D.C. Voters Choose First Elected Attorney General
Washington, D.C., Moves Toward Self-Government
District of Columbia voters chose their first elected attorney general this week when former public defender and law firm partner Karl Racine won at the polls.
Racine, 51, beat out four other contenders in a field of all Democrats. An endorsement from former President Bill Clinton helped him win the election.
Equally important in the election is the fact the attorney general election represents another move by the District of Columbia toward greater self-government that does not include control by Congress. Racine replaces Irvin Nathan, who was appointed as the District’s first attorney general by Mayor Vincent Gray.
Racine also won an endorsement from former D.C. Mayor Marion Barry, who said his background representing the city’s low-income residents earned him respect in the community. Barry has complained that the city’s low-income youth are incarcerated too often for minor offenses.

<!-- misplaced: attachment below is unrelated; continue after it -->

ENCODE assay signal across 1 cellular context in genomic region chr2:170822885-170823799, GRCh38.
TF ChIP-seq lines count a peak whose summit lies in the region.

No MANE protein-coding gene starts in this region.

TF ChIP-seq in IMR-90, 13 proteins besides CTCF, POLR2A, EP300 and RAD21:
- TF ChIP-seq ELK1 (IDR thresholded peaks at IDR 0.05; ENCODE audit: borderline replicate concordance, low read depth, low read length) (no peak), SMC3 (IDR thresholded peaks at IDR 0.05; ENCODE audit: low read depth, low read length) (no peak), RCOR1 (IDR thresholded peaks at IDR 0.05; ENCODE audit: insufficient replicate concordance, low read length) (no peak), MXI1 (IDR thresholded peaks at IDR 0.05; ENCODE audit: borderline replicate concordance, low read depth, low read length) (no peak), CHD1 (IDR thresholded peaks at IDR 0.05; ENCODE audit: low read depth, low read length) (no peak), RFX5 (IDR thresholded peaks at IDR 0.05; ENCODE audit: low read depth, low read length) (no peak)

Racine has pledged that as attorney general he would send more public defenders and other local government attorneys out into the community to meet with the District’s young people.
As the first elected attorney general, Racine is expected to set standards for the office that will outlast his tenure in the job.
The election occurred only after a court battle over whether it was legal.
Washington, D.C. voters approved in 2010 the establishment of an elected attorney general by a 76 percent to 24 percent margin. The D.C. Council later voted to postpone the election until 2018.
Attorney general candidate Paul Zukerberg sued the Council, saying the delay to 2018 would violate the city’s charter by overriding the will of the voters.
A D.C. Superior Court judge sided with the Council in a February 2014 ruling but the D.C. Court of Appeals reversed the decision. The appeals court agreed the language of the Elected Attorney General Act was ambiguous about the date of the first election but that it should be interpreted to mean 2014.
Racine worked as a public defender in the early 1990s, an associate White House counsel during the Clinton administration and managing partner of the mega-law firm Venable. He is a graduate of the University of Virginia law school.